While one doesn't 'buy homes by the pound or foot', square footage is still a big selling point when it comes to resale. Nobody looks for a new home that only 'appears larger.'
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Old 01-06-2014, 09:13 PM
 
Location: Needham, MA
7,189 posts, read 10,981,848 times
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Quote:
Originally Posted by jghorton View Post
Accurate square footage is an important consideration when buying a home in terms of comparable pricing AND because empty homes tend to appear larger.
Accurate and square footage are two difficult things to pair up. There's a lot of variation amongst different trades and even people in the same trade in terms of what is an appropriate method of measure square footage. If there can be no one generally accepted practice for measuring then it's impossible to have anything termed accurate square footage.

Quote:
Originally Posted by jghorton View Post
Most listings include a disclaimer advising buyers to verify all dimensions. This is excellent 'buyer beware' advice. When one is comparing their current home with a new home, they should have the measurements of their current home in-hand, and measure the comparable rooms in the new potential home.
If you add up the space inside every room 99% of the time you'll get a different square footage total than what you're provided. That's not a method many people use to generate total living area.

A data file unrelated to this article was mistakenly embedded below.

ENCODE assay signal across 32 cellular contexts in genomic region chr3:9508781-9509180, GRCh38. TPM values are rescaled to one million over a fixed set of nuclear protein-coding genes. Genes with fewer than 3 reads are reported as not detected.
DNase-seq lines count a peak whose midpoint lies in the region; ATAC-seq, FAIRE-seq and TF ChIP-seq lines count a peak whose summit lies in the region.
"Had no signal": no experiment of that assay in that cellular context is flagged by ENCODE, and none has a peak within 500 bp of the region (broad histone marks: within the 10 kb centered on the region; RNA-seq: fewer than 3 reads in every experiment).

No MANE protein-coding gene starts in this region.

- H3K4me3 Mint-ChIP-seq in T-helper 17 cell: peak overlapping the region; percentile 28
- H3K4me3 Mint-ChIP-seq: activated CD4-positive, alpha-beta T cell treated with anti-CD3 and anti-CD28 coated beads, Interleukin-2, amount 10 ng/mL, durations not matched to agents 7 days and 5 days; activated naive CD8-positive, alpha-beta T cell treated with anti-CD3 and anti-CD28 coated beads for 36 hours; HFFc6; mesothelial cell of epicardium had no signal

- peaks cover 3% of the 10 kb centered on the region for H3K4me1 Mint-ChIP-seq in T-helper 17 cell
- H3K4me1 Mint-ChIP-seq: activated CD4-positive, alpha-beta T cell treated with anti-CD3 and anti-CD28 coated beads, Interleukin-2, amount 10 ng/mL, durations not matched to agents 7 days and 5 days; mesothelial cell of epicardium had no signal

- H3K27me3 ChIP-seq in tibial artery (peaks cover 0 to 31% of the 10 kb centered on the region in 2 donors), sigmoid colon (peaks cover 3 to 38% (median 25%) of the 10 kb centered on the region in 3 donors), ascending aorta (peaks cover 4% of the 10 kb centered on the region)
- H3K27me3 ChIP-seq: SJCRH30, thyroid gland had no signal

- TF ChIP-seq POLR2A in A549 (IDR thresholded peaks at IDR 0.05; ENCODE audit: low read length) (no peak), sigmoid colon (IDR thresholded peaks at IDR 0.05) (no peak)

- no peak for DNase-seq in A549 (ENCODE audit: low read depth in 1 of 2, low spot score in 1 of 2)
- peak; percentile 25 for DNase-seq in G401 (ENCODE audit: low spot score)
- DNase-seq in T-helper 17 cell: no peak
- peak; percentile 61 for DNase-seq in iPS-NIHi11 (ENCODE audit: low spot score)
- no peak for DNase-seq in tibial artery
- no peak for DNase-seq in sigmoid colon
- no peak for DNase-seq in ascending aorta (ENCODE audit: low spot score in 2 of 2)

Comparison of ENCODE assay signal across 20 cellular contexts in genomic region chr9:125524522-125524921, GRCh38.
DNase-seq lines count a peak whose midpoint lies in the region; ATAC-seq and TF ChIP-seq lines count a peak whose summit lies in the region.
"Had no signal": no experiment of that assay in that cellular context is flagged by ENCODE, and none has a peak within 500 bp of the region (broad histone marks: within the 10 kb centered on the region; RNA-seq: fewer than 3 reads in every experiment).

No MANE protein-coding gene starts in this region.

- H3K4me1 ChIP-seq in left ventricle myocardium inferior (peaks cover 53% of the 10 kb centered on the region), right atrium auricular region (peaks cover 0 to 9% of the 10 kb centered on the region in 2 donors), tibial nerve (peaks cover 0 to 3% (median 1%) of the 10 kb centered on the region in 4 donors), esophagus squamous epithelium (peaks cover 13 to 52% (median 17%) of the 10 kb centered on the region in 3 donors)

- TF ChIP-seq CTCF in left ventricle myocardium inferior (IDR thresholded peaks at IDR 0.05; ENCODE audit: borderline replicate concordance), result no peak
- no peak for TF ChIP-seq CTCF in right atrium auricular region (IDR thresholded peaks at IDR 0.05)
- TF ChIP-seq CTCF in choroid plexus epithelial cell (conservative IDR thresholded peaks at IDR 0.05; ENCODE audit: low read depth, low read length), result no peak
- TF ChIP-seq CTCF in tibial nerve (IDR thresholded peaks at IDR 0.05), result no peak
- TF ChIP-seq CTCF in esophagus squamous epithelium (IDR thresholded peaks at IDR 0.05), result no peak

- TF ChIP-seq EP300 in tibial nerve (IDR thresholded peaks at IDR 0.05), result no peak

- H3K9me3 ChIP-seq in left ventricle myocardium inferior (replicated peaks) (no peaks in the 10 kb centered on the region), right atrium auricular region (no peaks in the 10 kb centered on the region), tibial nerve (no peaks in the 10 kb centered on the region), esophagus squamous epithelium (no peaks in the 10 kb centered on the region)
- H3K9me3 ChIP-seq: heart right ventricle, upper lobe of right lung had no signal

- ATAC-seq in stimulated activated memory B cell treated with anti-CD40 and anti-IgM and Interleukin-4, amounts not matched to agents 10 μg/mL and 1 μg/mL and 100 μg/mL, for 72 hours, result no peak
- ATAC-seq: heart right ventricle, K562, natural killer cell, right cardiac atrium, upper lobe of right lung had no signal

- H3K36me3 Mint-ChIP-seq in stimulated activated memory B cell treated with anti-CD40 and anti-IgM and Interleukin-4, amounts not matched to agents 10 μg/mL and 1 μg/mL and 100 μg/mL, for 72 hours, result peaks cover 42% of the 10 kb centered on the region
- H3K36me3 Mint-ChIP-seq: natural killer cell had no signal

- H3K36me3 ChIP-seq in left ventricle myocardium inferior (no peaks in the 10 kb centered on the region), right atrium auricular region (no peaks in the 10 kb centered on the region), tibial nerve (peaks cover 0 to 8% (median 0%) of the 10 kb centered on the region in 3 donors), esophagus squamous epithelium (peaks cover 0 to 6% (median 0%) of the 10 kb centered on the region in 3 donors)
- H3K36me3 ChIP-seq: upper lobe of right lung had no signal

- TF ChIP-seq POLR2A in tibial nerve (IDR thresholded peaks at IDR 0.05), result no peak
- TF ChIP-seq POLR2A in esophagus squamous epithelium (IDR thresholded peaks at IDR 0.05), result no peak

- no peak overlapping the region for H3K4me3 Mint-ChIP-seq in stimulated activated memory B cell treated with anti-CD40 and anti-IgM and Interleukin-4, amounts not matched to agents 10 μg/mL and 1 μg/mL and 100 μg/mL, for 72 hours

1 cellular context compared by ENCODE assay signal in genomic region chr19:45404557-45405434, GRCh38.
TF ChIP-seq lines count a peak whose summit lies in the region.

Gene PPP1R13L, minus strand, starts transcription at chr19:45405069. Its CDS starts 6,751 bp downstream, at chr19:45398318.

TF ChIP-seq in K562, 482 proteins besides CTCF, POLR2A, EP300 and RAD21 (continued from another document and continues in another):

Quote:
Originally Posted by jghorton View Post
While one doesn't 'buy homes by the pound or foot', square footage is still a big selling point when it comes to resale. Nobody looks for a new home that only 'appears larger.'
If you buy a house and it's marketed as 3,000 sq ft when you go to sell it (so long as you haven't added on) then it's still 3,000 sq ft. Living area is not going to just get up and walk away while you're living in the house.
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Old 01-06-2014, 09:42 PM
 
Location: Georgia
4,574 posts, read 4,639,935 times
Reputation: 15864
1. Do you like the house? If yes, great
2. Are you planning to re-sell the house in the next few years? If no, great

Enjoy your house and don't sweat the small stuff. Pricing by square footage is just one way of determining value, it's not the only way. There's a lot of intrinsics that feed into a house, too -- supply/demand, neighborhood, schools, proximity to work centers, etc., etc.

Stop worrying about it and start enjoying your home. You didn't leave any money on the table -- in fact, you probably thought you had a pretty good deal until you whipped out your tape measure. :-) 86 sf is basically a rounding error.